Jump to ContentJump to Main Navigation
Jewish Poet and Intellectual in Seventeenth-Century VeniceThe Works of Sarra Copia Sulam in Verse and Prose Along with Writings of Her Contemporaries in Her Praise, Condemnation, or Defense$
Users without a subscription are not able to see the full content.

Sarra Copia Sulam

Print publication date: 2009

Print ISBN-13: 9780226779881

Published to Chicago Scholarship Online: March 2013

DOI: 10.7208/chicago/9780226779874.001.0001

Show Summary Details
Page of

PRINTED FROM CHICAGO SCHOLARSHIP ONLINE (www.chicago.universitypressscholarship.com). (c) Copyright University of Chicago Press, 2019. All Rights Reserved. An individual user may print out a PDF of a single chapter of a monograph in CHSO for personal use.date: 08 December 2019

A Controversy on the Immortality of the Soul

A Controversy on the Immortality of the Soul

(p.269) II A Controversy on the Immortality of the Soul
Jewish Poet and Intellectual in Seventeenth-Century Venice
University of Chicago Press

This part includes Sarra Copia Sulam's Manifesto on the “immortality of the soul,” which she was accused of denying. Her Manifesto forms part of a highly charged personal and philosophical exchange of documents, and reflects a drama whose “plot” can be traced from an early letter of Baldassare Bonifaccio, the accuser, to Copia's response in a letter of her own, and then on to Bonifaccio's stinging Discorso where he thought he would put an end to the altercation but did not and could not: Copia replied in her Manifesto, to which Bonifaccio provided a counter reply, following it, a few months later, with a malicious report (in a letter to an acquaintance), as yet unpublished, on the woman who dared to defy him. In his letters, Bonifaccio tackled issues such as the resurrection of the dead among the Jews, whether striving for a good name assures immortality, the power to foresee the future as a sign of immortality, and the extent to which corporal harmony assures the soul of immortality.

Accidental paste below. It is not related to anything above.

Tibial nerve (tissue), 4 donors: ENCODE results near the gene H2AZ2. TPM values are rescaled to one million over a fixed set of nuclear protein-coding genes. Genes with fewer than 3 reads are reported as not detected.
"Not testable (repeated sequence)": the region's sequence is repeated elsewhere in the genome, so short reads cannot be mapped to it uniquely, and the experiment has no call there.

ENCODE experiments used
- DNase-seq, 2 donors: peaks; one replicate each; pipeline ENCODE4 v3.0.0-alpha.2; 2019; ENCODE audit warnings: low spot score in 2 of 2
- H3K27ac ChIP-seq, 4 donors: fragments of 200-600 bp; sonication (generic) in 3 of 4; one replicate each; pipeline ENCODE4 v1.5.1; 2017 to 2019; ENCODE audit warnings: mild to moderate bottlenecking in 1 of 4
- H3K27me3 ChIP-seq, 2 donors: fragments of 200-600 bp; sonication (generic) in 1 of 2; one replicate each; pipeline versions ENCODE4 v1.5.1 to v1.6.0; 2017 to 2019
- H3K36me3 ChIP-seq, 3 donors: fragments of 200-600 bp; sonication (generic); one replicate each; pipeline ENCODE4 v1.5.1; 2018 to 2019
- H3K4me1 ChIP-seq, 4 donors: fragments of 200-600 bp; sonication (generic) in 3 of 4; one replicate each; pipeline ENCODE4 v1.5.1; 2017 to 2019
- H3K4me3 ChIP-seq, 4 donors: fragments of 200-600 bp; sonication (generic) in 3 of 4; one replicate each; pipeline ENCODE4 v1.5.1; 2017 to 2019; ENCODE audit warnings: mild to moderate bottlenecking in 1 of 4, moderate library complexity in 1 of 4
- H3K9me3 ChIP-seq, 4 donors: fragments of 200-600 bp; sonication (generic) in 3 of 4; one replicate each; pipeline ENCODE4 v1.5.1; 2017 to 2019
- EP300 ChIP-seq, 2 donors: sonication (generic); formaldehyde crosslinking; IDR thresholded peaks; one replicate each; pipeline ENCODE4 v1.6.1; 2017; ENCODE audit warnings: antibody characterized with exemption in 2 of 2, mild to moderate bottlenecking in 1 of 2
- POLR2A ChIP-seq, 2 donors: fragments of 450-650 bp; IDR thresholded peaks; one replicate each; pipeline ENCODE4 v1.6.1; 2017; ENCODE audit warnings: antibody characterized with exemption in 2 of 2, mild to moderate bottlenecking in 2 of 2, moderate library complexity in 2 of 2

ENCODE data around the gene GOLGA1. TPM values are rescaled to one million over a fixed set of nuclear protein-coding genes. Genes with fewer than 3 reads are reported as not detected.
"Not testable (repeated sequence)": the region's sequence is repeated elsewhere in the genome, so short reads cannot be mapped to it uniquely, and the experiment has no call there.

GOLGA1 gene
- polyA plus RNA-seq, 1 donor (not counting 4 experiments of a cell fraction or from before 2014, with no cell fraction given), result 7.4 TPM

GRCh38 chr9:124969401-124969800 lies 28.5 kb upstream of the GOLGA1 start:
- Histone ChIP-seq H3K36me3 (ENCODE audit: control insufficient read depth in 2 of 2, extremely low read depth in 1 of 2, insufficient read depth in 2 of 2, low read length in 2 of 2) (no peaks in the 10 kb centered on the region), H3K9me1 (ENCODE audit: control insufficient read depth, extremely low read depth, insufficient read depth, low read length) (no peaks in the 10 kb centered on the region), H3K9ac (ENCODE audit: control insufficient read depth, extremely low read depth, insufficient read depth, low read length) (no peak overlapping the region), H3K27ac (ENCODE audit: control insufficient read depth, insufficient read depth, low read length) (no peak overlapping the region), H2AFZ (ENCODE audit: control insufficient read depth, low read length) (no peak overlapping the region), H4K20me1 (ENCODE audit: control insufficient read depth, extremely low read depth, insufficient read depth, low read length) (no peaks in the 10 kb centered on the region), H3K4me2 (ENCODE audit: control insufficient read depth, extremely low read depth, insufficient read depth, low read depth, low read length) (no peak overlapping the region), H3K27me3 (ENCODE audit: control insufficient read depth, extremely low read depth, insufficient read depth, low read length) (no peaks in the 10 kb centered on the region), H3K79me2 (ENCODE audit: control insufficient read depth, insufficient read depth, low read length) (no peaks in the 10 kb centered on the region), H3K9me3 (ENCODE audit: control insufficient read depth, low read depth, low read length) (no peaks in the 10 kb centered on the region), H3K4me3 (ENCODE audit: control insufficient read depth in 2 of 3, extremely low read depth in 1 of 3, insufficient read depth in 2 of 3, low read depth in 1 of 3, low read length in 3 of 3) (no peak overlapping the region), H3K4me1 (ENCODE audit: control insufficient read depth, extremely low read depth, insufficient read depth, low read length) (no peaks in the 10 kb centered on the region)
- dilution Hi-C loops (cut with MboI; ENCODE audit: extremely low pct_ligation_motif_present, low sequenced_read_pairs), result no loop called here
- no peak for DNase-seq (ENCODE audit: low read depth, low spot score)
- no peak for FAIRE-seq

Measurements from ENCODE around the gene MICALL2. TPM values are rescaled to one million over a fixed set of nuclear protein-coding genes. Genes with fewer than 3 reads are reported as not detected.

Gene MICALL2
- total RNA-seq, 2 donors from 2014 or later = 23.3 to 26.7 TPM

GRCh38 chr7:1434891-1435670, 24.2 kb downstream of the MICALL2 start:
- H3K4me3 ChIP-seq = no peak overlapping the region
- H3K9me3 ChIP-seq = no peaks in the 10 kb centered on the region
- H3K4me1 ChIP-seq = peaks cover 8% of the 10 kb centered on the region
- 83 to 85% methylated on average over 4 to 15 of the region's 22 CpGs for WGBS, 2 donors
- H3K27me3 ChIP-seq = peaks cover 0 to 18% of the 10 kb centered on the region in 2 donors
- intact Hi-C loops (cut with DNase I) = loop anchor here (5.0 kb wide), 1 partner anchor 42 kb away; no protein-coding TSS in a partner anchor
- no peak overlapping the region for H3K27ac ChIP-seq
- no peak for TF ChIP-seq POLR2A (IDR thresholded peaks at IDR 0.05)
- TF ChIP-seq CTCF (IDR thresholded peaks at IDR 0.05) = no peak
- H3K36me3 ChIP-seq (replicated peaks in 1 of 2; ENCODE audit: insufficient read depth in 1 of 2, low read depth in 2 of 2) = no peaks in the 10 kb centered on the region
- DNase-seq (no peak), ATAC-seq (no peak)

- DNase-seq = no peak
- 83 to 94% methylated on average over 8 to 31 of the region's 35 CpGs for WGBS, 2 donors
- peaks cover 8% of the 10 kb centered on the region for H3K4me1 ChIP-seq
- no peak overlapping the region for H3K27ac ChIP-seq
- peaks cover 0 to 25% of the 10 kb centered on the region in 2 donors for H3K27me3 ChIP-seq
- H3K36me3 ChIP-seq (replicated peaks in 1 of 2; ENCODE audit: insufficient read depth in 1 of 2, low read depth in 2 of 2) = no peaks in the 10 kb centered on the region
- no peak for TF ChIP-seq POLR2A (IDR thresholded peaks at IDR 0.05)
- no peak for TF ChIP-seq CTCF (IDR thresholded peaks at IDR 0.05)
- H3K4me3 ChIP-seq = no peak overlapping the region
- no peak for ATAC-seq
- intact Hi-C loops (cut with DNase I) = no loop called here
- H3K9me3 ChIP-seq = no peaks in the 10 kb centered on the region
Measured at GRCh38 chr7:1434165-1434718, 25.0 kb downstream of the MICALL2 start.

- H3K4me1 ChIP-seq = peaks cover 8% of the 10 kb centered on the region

Keywords:   Sarra Copia Sulam, Manifesto, immortality, Jews, soul, resurrection, corporal harmony, Discorso, letters, Baldassare Bonifaccio

Chicago Scholarship Online requires a subscription or purchase to access the full text of books within the service. Public users can however freely search the site and view the abstracts and keywords for each book and chapter.

Please, subscribe or login to access full text content.

If you think you should have access to this title, please contact your librarian.

To troubleshoot, please check our FAQs, and if you can't find the answer there, please contact us.